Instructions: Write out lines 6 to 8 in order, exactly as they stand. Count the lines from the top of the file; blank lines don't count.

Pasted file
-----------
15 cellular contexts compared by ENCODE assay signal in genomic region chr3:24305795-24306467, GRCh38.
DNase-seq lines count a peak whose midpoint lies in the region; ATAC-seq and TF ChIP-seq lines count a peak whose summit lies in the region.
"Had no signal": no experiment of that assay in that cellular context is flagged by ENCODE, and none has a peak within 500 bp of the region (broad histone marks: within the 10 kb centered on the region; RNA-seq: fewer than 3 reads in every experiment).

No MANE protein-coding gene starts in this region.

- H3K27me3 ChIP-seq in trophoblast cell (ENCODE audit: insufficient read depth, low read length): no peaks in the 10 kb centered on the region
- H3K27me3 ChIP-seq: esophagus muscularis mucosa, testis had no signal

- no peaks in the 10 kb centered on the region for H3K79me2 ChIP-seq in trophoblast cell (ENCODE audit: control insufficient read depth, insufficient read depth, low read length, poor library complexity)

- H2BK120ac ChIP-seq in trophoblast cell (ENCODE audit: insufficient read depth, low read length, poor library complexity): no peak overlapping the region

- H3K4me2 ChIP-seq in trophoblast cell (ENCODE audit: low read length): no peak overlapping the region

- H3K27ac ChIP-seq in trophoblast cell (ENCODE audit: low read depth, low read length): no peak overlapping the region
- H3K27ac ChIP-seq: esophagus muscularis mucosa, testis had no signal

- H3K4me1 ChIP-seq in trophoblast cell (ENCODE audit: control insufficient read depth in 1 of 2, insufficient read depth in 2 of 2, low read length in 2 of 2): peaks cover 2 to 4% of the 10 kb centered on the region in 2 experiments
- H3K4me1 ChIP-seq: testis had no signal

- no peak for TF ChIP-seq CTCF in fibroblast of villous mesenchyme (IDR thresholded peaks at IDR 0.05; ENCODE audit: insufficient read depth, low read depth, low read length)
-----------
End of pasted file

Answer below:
- H3K27me3 ChIP-seq: esophagus muscularis mucosa, testis had no signal

- no peaks in the 10 kb centered on the region for H3K79me2 ChIP-seq in trophoblast cell (ENCODE audit: control insufficient read depth, insufficient read depth, low read length, poor library complexity)

- H2BK120ac ChIP-seq in trophoblast cell (ENCODE audit: insufficient read depth, low read length, poor library complexity): no peak overlapping the region